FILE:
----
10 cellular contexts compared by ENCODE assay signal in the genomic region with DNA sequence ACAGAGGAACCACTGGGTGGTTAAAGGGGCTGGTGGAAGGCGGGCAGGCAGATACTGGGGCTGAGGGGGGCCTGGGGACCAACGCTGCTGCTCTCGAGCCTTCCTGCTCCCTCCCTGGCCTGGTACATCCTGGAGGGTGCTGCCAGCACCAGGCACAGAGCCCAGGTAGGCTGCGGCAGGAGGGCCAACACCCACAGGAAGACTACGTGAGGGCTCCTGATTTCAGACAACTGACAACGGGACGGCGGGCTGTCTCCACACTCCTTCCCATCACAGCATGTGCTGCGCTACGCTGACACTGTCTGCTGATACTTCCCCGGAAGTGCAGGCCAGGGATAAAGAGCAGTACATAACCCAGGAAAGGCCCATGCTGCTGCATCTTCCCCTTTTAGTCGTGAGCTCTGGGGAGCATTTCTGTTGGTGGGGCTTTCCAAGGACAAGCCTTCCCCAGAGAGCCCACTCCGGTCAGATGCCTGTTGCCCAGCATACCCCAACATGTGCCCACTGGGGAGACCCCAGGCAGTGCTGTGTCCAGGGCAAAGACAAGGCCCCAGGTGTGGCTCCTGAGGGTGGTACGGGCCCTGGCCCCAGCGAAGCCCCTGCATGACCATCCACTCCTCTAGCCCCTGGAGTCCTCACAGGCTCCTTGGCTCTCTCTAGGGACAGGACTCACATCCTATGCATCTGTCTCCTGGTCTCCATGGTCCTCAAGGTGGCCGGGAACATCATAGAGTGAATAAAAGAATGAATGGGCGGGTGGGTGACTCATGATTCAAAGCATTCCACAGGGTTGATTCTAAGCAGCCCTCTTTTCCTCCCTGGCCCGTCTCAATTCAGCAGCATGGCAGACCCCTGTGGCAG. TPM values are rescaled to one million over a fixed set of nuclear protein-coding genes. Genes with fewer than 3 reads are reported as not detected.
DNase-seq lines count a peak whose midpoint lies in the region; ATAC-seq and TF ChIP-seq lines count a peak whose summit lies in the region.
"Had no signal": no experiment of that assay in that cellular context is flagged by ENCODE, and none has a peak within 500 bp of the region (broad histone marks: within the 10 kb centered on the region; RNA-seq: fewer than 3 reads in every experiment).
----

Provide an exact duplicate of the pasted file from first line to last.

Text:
10 cellular contexts compared by ENCODE assay signal in the genomic region with DNA sequence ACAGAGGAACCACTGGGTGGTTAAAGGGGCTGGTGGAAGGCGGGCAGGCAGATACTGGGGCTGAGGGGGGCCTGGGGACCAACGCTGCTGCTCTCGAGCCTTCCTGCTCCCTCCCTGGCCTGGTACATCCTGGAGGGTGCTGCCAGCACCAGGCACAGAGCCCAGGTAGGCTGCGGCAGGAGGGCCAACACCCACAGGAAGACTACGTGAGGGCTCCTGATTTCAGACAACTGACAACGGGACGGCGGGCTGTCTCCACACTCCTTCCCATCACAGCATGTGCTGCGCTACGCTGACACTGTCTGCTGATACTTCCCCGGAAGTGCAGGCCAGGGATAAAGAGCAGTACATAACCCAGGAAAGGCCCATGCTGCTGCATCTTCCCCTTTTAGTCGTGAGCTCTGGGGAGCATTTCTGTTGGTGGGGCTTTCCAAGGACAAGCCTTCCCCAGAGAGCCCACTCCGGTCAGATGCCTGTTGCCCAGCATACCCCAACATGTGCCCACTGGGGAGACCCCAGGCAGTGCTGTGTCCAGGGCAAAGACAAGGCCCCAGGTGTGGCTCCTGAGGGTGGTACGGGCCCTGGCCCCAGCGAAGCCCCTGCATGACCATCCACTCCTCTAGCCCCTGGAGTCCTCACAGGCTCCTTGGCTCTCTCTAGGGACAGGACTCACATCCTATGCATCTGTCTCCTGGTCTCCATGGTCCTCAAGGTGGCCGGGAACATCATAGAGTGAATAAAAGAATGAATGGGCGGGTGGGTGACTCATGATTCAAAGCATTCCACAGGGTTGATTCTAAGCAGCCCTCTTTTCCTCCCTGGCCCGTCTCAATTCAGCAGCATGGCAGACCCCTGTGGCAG. TPM values are rescaled to one million over a fixed set of nuclear protein-coding genes. Genes with fewer than 3 reads are reported as not detected.
DNase-seq lines count a peak whose midpoint lies in the region; ATAC-seq and TF ChIP-seq lines count a peak whose summit lies in the region.
"Had no signal": no experiment of that assay in that cellular context is flagged by ENCODE, and none has a peak within 500 bp of the region (broad histone marks: within the 10 kb centered on the region; RNA-seq: fewer than 3 reads in every experiment).